Ions and Compounds


An ion is an atom or molecule in which the total number of electrons is not equal to the total number of protons, giving it a net positive or negative electrical charge. The name was given by physicist Michael Faraday for the substances that allow a current to pass ("go") between electrodes in a solution, when an electric field is applied. It is from Greek ιον, meaning "going." An ion may consist of single charged atom or a group of atoms. Ions with single charged atom are known as monoatomic ions and those with a group of atoms are known as polyatomic ions.


Atoms combine with each other in two broad general ways -

  • Molecular Compounds - sharing of electrons between atoms.
  • Ionic Compounds - transfer of electrons from one atom to another.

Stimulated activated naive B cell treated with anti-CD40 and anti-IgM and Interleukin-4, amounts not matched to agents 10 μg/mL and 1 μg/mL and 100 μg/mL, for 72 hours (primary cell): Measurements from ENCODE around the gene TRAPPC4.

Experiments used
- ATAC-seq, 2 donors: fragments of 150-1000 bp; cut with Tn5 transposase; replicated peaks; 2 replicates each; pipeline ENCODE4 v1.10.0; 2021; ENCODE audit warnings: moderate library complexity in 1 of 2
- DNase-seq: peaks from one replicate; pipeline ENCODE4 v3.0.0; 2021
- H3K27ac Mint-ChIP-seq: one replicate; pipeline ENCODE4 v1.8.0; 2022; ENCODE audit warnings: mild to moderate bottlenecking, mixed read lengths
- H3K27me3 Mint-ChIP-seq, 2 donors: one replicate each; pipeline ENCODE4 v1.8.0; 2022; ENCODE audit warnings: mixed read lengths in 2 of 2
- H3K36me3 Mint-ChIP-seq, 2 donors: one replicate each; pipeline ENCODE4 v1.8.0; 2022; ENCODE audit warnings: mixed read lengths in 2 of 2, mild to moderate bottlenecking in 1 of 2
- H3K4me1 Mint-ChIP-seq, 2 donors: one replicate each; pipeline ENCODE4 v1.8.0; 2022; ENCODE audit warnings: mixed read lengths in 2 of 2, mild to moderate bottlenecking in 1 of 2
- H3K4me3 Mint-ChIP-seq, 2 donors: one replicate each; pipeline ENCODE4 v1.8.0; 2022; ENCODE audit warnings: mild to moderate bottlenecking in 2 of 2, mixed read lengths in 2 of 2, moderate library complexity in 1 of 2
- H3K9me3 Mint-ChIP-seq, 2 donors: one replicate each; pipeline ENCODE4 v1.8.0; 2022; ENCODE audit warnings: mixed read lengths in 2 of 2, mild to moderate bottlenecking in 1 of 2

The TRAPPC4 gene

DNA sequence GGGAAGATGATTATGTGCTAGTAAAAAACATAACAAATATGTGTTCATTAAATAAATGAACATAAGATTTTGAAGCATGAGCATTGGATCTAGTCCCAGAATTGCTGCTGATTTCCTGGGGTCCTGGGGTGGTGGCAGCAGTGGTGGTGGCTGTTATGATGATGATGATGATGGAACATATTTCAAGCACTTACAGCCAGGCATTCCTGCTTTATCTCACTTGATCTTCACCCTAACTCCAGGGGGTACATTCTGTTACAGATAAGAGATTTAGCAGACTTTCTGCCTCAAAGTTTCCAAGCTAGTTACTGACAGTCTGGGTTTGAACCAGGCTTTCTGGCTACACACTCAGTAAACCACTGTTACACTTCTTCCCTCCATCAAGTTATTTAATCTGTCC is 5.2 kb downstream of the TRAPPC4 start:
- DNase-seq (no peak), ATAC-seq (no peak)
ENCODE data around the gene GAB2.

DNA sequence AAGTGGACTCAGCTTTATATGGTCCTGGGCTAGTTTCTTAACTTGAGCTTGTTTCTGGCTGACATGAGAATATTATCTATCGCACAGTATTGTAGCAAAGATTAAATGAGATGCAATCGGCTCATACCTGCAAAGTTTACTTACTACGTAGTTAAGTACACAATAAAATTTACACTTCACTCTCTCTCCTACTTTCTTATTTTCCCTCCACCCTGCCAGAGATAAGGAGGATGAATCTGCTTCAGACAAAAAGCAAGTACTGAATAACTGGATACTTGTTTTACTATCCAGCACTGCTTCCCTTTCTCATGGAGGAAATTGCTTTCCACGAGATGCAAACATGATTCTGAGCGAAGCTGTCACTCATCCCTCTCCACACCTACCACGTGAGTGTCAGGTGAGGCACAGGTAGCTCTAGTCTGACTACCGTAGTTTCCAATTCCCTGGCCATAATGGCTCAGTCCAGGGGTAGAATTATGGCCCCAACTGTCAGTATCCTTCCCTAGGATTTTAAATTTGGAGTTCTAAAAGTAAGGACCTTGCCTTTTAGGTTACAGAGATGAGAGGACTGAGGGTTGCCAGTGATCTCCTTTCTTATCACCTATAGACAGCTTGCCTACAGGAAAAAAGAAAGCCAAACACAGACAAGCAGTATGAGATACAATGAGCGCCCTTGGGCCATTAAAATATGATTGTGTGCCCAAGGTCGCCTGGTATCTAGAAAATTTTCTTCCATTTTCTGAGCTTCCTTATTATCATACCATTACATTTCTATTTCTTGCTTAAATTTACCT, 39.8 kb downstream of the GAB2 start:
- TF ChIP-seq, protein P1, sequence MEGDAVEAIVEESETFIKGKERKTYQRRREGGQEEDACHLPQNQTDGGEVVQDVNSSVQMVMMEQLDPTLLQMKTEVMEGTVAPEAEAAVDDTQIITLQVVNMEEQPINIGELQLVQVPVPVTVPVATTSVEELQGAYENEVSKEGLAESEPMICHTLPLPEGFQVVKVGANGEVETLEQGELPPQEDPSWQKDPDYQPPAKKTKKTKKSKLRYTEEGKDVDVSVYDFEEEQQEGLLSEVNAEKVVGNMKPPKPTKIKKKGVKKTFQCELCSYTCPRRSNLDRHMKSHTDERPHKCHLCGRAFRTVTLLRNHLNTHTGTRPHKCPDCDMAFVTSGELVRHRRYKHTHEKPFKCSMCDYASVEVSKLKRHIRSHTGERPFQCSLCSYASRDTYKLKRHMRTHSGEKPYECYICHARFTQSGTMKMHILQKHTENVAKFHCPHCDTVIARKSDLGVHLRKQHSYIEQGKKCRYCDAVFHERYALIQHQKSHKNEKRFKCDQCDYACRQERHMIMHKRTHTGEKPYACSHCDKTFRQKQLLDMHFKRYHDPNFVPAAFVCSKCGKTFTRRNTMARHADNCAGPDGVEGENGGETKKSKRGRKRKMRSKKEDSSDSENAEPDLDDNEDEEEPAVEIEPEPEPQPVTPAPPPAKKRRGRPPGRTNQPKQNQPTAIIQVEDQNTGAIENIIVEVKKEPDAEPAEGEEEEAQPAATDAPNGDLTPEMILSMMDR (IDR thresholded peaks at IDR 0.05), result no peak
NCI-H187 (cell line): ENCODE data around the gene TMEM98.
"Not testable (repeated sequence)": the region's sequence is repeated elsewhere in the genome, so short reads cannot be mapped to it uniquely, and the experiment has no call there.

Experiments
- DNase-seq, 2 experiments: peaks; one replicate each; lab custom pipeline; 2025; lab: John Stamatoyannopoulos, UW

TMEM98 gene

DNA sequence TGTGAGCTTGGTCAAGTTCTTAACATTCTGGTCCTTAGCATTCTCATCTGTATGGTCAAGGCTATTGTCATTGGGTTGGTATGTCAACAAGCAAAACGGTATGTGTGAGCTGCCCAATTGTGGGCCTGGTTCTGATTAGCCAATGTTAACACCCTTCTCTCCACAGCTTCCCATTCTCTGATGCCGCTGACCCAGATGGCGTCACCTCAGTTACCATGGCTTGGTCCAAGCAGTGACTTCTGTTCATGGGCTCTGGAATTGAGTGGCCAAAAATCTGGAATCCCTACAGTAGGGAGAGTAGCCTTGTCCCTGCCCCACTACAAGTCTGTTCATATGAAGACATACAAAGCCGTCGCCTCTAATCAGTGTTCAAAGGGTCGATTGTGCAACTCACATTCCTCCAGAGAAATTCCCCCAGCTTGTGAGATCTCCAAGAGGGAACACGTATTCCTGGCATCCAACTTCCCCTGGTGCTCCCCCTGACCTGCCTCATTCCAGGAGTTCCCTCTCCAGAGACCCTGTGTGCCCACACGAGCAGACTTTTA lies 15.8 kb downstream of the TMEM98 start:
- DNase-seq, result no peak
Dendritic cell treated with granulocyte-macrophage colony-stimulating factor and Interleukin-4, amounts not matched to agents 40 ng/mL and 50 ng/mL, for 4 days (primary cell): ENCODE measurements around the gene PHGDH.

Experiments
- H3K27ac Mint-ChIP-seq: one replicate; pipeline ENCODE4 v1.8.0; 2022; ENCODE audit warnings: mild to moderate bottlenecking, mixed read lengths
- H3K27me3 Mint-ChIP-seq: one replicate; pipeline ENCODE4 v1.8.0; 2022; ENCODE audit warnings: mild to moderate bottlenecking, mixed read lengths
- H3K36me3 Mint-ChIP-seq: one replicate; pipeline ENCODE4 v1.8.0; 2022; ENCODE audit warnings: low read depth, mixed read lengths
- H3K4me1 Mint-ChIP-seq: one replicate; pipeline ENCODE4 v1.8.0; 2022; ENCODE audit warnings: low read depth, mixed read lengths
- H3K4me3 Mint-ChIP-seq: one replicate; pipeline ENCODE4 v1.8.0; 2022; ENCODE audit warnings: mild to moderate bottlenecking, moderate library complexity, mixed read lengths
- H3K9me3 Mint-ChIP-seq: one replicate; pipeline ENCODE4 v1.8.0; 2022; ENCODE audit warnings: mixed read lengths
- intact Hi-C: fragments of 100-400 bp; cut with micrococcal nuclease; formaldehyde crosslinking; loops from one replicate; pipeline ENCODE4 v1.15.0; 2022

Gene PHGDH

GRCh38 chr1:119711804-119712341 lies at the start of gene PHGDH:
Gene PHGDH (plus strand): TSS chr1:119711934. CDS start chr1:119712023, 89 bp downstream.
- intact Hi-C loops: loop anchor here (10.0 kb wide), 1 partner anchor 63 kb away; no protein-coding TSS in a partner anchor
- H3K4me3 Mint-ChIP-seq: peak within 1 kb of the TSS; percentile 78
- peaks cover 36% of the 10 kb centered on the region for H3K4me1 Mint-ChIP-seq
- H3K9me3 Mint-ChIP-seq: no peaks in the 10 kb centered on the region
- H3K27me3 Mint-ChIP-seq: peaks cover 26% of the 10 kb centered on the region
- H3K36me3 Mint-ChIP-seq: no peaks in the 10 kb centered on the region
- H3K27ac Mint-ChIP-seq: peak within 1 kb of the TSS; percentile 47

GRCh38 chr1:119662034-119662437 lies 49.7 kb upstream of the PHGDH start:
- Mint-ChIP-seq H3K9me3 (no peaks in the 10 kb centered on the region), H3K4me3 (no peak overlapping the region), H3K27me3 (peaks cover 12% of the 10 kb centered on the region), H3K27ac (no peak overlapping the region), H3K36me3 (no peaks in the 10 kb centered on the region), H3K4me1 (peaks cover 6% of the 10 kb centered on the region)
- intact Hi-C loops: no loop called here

Writing chemical formula of a compound

Just like atoms have a symbol compounds too have symbolic representations known as its formulae. The valency - combining capacity of one atom with other - helps us to find the chemical formula for that compound. Valency is a measure of the number of bonds formed by an atom of a given element.

Valency of some ions

Rules for writing chemical formula

  • The valency of charges on the ion must balance.
  • When a compound consists of a metal and a non-metal, the name or symbol of the metal is written first - e.g. sodium chloride (NaCl).
  • In compounds formed with polyatomic ions, the ion is enclosed in a bracket before writing the number to indicate the ratio.

Worksheets and in-class activities

  • Coming soon...

Teaching and Learning aids

Assignments and Project ideas

Further reading